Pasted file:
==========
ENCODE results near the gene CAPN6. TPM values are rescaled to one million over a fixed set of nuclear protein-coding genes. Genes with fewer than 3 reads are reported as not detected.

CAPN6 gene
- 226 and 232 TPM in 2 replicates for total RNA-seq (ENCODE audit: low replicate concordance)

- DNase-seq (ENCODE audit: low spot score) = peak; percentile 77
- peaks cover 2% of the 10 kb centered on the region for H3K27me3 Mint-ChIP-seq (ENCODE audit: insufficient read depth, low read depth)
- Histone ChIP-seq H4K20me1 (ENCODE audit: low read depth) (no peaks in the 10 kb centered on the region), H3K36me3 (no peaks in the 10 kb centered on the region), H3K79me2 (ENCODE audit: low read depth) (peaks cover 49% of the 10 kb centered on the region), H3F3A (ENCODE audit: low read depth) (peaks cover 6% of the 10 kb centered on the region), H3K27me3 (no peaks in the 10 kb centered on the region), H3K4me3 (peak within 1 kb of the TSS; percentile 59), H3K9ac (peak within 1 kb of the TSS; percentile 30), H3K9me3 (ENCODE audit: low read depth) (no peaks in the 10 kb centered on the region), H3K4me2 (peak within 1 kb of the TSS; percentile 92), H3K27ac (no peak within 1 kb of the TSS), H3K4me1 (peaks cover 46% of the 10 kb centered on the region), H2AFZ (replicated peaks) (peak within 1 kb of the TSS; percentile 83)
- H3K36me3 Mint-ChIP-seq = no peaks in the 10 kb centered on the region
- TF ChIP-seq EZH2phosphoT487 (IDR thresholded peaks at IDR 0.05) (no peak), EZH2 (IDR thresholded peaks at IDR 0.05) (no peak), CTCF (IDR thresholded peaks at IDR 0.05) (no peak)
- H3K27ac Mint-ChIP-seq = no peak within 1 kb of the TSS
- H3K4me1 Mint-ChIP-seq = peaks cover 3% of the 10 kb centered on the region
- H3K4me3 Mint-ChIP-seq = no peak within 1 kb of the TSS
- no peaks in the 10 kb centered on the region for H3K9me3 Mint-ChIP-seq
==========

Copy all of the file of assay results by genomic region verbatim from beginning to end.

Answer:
ENCODE results near the gene CAPN6. TPM values are rescaled to one million over a fixed set of nuclear protein-coding genes. Genes with fewer than 3 reads are reported as not detected.

CAPN6 gene
- 226 and 232 TPM in 2 replicates for total RNA-seq (ENCODE audit: low replicate concordance)

- DNase-seq (ENCODE audit: low spot score) = peak; percentile 77
- peaks cover 2% of the 10 kb centered on the region for H3K27me3 Mint-ChIP-seq (ENCODE audit: insufficient read depth, low read depth)
- Histone ChIP-seq H4K20me1 (ENCODE audit: low read depth) (no peaks in the 10 kb centered on the region), H3K36me3 (no peaks in the 10 kb centered on the region), H3K79me2 (ENCODE audit: low read depth) (peaks cover 49% of the 10 kb centered on the region), H3F3A (ENCODE audit: low read depth) (peaks cover 6% of the 10 kb centered on the region), H3K27me3 (no peaks in the 10 kb centered on the region), H3K4me3 (peak within 1 kb of the TSS; percentile 59), H3K9ac (peak within 1 kb of the TSS; percentile 30), H3K9me3 (ENCODE audit: low read depth) (no peaks in the 10 kb centered on the region), H3K4me2 (peak within 1 kb of the TSS; percentile 92), H3K27ac (no peak within 1 kb of the TSS), H3K4me1 (peaks cover 46% of the 10 kb centered on the region), H2AFZ (replicated peaks) (peak within 1 kb of the TSS; percentile 83)
- H3K36me3 Mint-ChIP-seq = no peaks in the 10 kb centered on the region
- TF ChIP-seq EZH2phosphoT487 (IDR thresholded peaks at IDR 0.05) (no peak), EZH2 (IDR thresholded peaks at IDR 0.05) (no peak), CTCF (IDR thresholded peaks at IDR 0.05) (no peak)
- H3K27ac Mint-ChIP-seq = no peak within 1 kb of the TSS
- H3K4me1 Mint-ChIP-seq = peaks cover 3% of the 10 kb centered on the region
- H3K4me3 Mint-ChIP-seq = no peak within 1 kb of the TSS
- no peaks in the 10 kb centered on the region for H3K9me3 Mint-ChIP-seq